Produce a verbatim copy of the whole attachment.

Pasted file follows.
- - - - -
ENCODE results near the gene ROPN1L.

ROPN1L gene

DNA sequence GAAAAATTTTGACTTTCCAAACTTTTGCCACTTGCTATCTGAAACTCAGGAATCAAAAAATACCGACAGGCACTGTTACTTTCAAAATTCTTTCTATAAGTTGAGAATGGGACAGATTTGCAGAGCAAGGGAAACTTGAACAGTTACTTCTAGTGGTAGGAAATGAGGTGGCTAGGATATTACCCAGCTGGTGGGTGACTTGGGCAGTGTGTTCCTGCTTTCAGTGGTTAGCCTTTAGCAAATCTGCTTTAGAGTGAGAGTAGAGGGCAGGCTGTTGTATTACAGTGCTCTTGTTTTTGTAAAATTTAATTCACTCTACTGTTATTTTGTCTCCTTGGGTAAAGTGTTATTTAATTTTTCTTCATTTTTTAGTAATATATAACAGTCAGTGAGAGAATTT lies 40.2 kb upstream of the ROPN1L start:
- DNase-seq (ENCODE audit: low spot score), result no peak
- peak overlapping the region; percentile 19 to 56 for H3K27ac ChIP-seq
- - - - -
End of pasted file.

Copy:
ENCODE results near the gene ROPN1L.

ROPN1L gene

DNA sequence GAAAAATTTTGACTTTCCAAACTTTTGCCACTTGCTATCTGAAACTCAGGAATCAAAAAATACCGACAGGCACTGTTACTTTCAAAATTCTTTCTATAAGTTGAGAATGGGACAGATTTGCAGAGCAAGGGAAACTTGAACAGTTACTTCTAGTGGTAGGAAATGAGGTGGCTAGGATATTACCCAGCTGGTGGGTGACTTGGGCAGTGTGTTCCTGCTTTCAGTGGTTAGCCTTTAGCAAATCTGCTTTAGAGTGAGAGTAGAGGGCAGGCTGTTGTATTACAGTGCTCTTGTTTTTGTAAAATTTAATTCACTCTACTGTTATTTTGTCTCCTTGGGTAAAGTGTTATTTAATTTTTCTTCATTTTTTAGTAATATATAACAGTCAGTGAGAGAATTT lies 40.2 kb upstream of the ROPN1L start:
- DNase-seq (ENCODE audit: low spot score), result no peak
- peak overlapping the region; percentile 19 to 56 for H3K27ac ChIP-seq